Historians attribute the reason for the increase in the number of printing presses owned by Jews was due to the migration of Jews from Europe to Palestine, and the desire of the Zionist movement to revive Hebrew as a language for the Jews through printing in Hebrew. Christian printing presses flourished as a result of churches of printing religious books, which the Turkish government did not perceive as a threat.
With regard to privately owned printing presses, it was the opposite case. Approaching government circles with requests to obtain private printing presses for individual citizens or companies was in itself viewed as suspicious behavior by the government offices responsible for issuing licenses. Jurji Habib Hananiya, in the first issue of his newspaper Al-Quds (issued September 18, 1908) has an in-depth testimony of his experience of attempting to gain a license from government authorities in Jerusalem in 1894. In his testimony Habib says:
All of Jerusalem’s printing presses were predominantly for religious purposes, each one operating for the benefit of their own denomination. So there was a need for the establishment of a printing press to sow the seeds of brotherhood equality and cooperation between us, for the purpose of serving the homeland. However, this was difficult given the obstacles and stumbling blocks I encountered from a despotic autocracy whose purpose was my humiliation. I attempted to realize this endeavor despite the obstacles. But my demand fell on deaf ears and remained imprisoned in the desk drawers of government civil servants gaining dust day after day.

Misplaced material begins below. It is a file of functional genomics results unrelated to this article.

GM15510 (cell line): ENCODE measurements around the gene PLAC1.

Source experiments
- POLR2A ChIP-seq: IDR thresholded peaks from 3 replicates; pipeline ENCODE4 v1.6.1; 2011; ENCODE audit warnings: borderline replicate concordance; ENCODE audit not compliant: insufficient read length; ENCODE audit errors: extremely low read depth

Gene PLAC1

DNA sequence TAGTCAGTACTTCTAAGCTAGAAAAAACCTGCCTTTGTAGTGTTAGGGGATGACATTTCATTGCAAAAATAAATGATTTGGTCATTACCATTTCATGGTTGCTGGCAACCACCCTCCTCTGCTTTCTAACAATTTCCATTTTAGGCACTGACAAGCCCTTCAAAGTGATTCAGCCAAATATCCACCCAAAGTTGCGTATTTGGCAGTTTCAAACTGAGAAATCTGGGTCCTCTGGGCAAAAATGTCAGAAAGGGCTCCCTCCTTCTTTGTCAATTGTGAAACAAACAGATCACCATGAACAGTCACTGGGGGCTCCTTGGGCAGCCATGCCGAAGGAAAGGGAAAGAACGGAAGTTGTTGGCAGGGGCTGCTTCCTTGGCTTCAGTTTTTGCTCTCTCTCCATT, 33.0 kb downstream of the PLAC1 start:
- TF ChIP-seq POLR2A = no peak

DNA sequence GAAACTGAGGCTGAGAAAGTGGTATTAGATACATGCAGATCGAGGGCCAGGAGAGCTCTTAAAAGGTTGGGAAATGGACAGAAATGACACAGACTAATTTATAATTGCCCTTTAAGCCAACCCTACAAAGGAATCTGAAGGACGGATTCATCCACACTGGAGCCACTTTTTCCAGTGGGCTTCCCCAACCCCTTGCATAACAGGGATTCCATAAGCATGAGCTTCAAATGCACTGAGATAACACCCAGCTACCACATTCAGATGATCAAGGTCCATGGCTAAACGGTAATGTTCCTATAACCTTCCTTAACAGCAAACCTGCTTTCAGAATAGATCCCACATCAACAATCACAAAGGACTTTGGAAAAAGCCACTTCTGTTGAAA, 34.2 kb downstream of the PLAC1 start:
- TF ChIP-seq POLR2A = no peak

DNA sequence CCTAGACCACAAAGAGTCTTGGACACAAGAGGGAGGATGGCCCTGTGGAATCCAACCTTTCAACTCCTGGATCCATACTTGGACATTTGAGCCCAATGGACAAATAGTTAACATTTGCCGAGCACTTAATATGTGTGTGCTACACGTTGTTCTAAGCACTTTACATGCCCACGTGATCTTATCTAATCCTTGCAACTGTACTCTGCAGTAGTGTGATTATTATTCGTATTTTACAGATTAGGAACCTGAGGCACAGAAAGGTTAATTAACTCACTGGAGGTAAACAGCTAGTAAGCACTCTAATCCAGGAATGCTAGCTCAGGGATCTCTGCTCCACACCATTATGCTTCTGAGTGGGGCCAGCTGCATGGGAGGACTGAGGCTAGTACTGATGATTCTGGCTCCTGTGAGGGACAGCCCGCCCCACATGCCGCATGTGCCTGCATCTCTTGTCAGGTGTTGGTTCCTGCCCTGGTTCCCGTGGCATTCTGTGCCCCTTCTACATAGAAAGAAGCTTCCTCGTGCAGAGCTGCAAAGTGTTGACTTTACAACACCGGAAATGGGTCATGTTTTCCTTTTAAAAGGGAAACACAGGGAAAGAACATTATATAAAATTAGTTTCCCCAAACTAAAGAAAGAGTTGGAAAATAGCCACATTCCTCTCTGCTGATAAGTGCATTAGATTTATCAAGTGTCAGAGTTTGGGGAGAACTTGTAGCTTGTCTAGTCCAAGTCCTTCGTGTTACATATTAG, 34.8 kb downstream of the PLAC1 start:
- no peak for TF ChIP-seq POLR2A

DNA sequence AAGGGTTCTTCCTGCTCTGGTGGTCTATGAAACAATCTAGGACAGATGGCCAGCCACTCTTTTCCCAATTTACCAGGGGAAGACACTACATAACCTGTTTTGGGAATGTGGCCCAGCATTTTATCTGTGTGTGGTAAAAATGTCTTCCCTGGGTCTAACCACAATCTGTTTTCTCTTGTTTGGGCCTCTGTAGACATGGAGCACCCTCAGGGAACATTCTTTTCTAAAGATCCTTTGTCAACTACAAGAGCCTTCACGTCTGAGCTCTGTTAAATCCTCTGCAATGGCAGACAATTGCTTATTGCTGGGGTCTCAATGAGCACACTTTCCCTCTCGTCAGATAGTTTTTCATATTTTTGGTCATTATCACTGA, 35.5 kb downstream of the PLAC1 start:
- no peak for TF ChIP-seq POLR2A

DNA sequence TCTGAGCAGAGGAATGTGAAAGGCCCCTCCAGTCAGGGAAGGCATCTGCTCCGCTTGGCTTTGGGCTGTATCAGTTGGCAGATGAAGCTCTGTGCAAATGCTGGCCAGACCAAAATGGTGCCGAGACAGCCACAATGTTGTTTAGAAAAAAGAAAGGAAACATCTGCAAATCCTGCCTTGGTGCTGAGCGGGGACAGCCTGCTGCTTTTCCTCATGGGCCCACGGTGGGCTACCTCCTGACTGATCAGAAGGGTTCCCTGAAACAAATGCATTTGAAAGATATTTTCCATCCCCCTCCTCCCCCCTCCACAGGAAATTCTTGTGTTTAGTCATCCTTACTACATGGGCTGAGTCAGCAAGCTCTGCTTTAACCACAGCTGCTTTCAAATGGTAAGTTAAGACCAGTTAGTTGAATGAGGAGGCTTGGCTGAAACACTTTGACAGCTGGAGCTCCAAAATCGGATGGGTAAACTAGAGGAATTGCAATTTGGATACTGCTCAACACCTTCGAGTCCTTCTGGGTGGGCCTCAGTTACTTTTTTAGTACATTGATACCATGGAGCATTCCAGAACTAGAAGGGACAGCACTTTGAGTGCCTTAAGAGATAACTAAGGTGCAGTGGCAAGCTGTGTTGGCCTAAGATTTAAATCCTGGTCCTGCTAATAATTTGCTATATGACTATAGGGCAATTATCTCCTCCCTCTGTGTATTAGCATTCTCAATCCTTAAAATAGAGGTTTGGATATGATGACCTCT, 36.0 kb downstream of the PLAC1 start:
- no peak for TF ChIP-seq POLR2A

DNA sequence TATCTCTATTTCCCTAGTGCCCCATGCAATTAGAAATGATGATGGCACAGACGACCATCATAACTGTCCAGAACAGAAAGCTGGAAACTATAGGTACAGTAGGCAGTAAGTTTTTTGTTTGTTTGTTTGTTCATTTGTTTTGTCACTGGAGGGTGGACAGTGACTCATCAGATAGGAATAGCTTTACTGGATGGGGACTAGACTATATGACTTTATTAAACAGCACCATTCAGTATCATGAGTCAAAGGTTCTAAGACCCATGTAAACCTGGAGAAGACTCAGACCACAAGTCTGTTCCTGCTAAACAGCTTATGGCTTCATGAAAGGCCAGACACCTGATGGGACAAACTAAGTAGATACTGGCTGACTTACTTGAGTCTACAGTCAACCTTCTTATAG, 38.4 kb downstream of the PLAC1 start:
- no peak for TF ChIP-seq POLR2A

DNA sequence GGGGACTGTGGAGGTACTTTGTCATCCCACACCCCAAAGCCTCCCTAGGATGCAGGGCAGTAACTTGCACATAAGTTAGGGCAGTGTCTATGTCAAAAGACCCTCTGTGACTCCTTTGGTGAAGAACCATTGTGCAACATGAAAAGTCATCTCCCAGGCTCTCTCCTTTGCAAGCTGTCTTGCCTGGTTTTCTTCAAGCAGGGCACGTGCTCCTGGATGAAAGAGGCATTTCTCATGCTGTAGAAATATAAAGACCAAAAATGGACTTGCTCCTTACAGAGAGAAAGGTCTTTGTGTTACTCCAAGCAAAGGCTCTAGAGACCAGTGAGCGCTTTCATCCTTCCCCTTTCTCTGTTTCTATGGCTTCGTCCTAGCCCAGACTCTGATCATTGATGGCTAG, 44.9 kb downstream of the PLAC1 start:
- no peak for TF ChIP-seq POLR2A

While awaiting a license to be issued, I obtained Latin and Greek fonts in preparation for establishing a printing press and I began utilizing them for printing tourist-related material, executing my publishing clandestinely. This occupied my efforts for three months. Someone informed the authorities of my activities and I was placed under strict supervision (press censorship) and my work came to a halt. I did not lose hope in spite of all these constraints because I felt relaxed and gained strength in the midst of being pursued and hindered. I obtained Arabic fonts and began working with printing presses whose owners were not versed in the Arabic language. This news reached the authorities and soon they tried to end my work again. I was fortunate, however, that this occurred at a time when I was publishing a book for one of those men of distinction and influence who supported me with his power and influence. In addition I was also providing services to various government offices, this enabled me to continue my work for three more years. During those years I worked at one of the printing presses during the day, and at my own printing press at home at night. This is how I began and how I continued until I was granted my official license for my printing press in February 1906.